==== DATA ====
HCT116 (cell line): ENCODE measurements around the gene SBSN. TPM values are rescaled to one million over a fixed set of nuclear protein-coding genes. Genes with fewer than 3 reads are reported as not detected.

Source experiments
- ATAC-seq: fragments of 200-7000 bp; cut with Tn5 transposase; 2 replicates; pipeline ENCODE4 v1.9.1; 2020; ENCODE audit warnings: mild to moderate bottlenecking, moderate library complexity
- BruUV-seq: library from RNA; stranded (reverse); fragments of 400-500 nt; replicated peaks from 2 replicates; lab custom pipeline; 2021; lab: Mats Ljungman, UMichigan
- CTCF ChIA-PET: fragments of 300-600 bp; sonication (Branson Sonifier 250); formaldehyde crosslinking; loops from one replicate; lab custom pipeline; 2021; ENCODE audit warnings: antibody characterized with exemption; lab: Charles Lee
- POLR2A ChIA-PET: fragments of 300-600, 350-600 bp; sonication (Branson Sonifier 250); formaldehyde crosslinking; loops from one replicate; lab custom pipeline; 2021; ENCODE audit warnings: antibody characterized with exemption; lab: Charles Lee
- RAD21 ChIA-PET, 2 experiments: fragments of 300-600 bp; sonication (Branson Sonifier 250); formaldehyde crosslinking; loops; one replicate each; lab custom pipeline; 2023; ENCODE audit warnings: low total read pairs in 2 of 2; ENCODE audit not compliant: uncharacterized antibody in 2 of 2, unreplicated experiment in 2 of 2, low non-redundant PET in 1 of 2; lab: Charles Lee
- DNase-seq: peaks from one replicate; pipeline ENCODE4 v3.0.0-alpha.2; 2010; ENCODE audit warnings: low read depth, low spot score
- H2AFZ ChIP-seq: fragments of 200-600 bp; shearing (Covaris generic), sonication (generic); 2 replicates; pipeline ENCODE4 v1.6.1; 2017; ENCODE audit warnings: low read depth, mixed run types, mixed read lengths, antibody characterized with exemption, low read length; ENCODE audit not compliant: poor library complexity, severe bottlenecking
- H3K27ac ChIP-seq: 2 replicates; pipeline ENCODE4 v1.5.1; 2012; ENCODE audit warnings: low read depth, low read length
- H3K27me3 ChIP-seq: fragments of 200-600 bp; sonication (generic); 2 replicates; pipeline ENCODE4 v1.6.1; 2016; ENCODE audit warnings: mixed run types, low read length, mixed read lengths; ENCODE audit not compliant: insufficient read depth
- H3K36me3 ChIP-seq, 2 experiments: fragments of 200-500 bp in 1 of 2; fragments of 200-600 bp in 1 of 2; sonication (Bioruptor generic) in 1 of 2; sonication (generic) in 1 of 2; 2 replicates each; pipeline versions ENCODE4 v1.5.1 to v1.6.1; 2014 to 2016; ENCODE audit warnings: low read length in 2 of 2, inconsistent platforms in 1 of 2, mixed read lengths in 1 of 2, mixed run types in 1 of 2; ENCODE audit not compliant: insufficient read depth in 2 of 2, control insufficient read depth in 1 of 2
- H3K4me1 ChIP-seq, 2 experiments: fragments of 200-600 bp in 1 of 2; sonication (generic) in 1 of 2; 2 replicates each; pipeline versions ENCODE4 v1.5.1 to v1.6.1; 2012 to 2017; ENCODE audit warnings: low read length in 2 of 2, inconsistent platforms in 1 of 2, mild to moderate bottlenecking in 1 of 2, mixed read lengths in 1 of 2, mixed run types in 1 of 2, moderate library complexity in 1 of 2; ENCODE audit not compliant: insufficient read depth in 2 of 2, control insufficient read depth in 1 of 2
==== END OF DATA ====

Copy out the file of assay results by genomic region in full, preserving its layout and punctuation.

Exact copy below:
HCT116 (cell line): ENCODE measurements around the gene SBSN. TPM values are rescaled to one million over a fixed set of nuclear protein-coding genes. Genes with fewer than 3 reads are reported as not detected.

Source experiments
- ATAC-seq: fragments of 200-7000 bp; cut with Tn5 transposase; 2 replicates; pipeline ENCODE4 v1.9.1; 2020; ENCODE audit warnings: mild to moderate bottlenecking, moderate library complexity
- BruUV-seq: library from RNA; stranded (reverse); fragments of 400-500 nt; replicated peaks from 2 replicates; lab custom pipeline; 2021; lab: Mats Ljungman, UMichigan
- CTCF ChIA-PET: fragments of 300-600 bp; sonication (Branson Sonifier 250); formaldehyde crosslinking; loops from one replicate; lab custom pipeline; 2021; ENCODE audit warnings: antibody characterized with exemption; lab: Charles Lee
- POLR2A ChIA-PET: fragments of 300-600, 350-600 bp; sonication (Branson Sonifier 250); formaldehyde crosslinking; loops from one replicate; lab custom pipeline; 2021; ENCODE audit warnings: antibody characterized with exemption; lab: Charles Lee
- RAD21 ChIA-PET, 2 experiments: fragments of 300-600 bp; sonication (Branson Sonifier 250); formaldehyde crosslinking; loops; one replicate each; lab custom pipeline; 2023; ENCODE audit warnings: low total read pairs in 2 of 2; ENCODE audit not compliant: uncharacterized antibody in 2 of 2, unreplicated experiment in 2 of 2, low non-redundant PET in 1 of 2; lab: Charles Lee
- DNase-seq: peaks from one replicate; pipeline ENCODE4 v3.0.0-alpha.2; 2010; ENCODE audit warnings: low read depth, low spot score
- H2AFZ ChIP-seq: fragments of 200-600 bp; shearing (Covaris generic), sonication (generic); 2 replicates; pipeline ENCODE4 v1.6.1; 2017; ENCODE audit warnings: low read depth, mixed run types, mixed read lengths, antibody characterized with exemption, low read length; ENCODE audit not compliant: poor library complexity, severe bottlenecking
- H3K27ac ChIP-seq: 2 replicates; pipeline ENCODE4 v1.5.1; 2012; ENCODE audit warnings: low read depth, low read length
- H3K27me3 ChIP-seq: fragments of 200-600 bp; sonication (generic); 2 replicates; pipeline ENCODE4 v1.6.1; 2016; ENCODE audit warnings: mixed run types, low read length, mixed read lengths; ENCODE audit not compliant: insufficient read depth
- H3K36me3 ChIP-seq, 2 experiments: fragments of 200-500 bp in 1 of 2; fragments of 200-600 bp in 1 of 2; sonication (Bioruptor generic) in 1 of 2; sonication (generic) in 1 of 2; 2 replicates each; pipeline versions ENCODE4 v1.5.1 to v1.6.1; 2014 to 2016; ENCODE audit warnings: low read length in 2 of 2, inconsistent platforms in 1 of 2, mixed read lengths in 1 of 2, mixed run types in 1 of 2; ENCODE audit not compliant: insufficient read depth in 2 of 2, control insufficient read depth in 1 of 2
- H3K4me1 ChIP-seq, 2 experiments: fragments of 200-600 bp in 1 of 2; sonication (generic) in 1 of 2; 2 replicates each; pipeline versions ENCODE4 v1.5.1 to v1.6.1; 2012 to 2017; ENCODE audit warnings: low read length in 2 of 2, inconsistent platforms in 1 of 2, mild to moderate bottlenecking in 1 of 2, mixed read lengths in 1 of 2, mixed run types in 1 of 2, moderate library complexity in 1 of 2; ENCODE audit not compliant: insufficient read depth in 2 of 2, control insufficient read depth in 1 of 2